The NOAA Marine Debris Program (MDP) is proud to announce the release of the new Incident Waterway Debris Response document for Florida. This guide takes existing roles and authorities, as they relate to response to an incident that generates large amounts of debris in coastal waterways, and presents them in one guidance document for easy reference. By collaborating with local, state, and federal entities active in the region, this guide aims to facilitate a more timely and effective response to waterway debris incidents in Florida.
Marine debris is a pervasive problem facing our ocean and Great Lakes. Of all the trash that ends up in these important water bodies, plastics are the most common. This week, we’re exploring the problem of plastics in our ocean and the solutions that are making a difference. To learn more about #OceanPlastics, keep your eye on Facebook, Twitter, Instagram, and NOAA’s Response and Restoration blog this week.
Globally, we are consuming more and more single-use plastic items, but many countries lack the waste infrastructure to process it, resulting in plastic debris entering our waterways. In places where there is good infrastructure, intentional littering or improper disposal may have the same results. Many people don’t think about the way they may be contributing to this waste, such as by throwing a cigarette butt (which is plastic!) on the ground or adding their trash to the top of an overflowing garbage can.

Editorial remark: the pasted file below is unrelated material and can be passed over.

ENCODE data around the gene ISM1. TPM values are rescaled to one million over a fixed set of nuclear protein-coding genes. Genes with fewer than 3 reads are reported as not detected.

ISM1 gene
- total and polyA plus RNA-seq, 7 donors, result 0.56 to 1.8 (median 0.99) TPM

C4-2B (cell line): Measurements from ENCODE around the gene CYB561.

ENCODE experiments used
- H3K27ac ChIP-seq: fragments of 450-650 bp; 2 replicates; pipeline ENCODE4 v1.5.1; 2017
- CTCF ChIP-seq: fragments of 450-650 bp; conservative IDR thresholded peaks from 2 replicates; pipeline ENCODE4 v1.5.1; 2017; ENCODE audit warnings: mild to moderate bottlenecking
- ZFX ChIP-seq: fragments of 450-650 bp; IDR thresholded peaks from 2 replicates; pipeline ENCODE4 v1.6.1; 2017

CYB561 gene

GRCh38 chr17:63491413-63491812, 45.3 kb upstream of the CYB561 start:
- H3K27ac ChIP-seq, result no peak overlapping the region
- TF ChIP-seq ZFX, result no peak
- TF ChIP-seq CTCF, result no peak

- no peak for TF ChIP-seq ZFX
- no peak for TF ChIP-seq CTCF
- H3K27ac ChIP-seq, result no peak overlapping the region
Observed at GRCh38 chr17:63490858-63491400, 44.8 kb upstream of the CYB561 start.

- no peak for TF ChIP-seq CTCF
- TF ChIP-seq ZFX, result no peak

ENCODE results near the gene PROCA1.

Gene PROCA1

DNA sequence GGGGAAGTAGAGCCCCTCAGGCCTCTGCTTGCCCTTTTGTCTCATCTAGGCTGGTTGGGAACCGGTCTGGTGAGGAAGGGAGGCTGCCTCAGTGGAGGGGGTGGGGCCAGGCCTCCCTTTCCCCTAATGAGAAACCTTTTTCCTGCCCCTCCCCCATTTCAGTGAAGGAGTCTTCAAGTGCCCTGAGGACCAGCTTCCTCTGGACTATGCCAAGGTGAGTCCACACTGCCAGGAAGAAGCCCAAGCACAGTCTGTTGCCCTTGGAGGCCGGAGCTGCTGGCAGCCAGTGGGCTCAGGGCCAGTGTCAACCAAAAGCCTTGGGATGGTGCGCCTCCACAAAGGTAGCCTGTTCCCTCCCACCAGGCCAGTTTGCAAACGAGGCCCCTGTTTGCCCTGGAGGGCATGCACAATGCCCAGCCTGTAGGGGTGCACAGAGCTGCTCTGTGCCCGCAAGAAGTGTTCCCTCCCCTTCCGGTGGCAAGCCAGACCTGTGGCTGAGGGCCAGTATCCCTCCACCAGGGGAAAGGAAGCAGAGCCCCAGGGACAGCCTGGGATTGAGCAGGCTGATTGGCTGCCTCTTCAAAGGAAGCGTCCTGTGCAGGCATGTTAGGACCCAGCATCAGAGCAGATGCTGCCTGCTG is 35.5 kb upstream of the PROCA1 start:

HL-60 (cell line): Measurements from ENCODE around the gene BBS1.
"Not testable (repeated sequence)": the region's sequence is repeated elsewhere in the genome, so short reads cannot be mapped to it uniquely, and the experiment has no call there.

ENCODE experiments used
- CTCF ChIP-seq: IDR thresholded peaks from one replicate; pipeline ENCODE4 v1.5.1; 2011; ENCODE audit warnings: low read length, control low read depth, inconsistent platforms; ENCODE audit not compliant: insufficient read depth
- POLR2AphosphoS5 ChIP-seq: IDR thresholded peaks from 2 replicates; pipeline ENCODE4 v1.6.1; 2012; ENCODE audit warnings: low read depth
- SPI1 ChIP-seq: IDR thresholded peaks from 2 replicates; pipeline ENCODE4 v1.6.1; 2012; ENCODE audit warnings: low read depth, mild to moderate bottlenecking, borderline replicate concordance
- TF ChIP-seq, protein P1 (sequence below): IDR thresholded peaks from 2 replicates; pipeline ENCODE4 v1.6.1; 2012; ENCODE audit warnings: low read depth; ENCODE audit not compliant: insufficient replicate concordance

Over the years of the NOAA Marine Debris Program, there have been many efforts around the country to rid our waters and shores of marine debris. As part of our ten-year anniversary celebration, let’s take a look back at one of those efforts in our Pacific Islands region.
The Northwestern Hawaiian Islands (NWHI) are beautiful. Home to many amazing animals and clear, turquoise blue water, they are located far from large human populations. However, despite their distance from people, they are still inundated with marine debris that washes up from faraway places. To combat this debris and preserve this paradise, multiple NOAA offices have collaborated on a yearly removal mission to clean debris from the Papahānaumokuākea Marine National Monument and the shores of the NWHI since 1996. The NOAA Marine Debris Program has been involved in this effort since the establishment of our program—that’s ten years of some pretty impressive NWHI removal!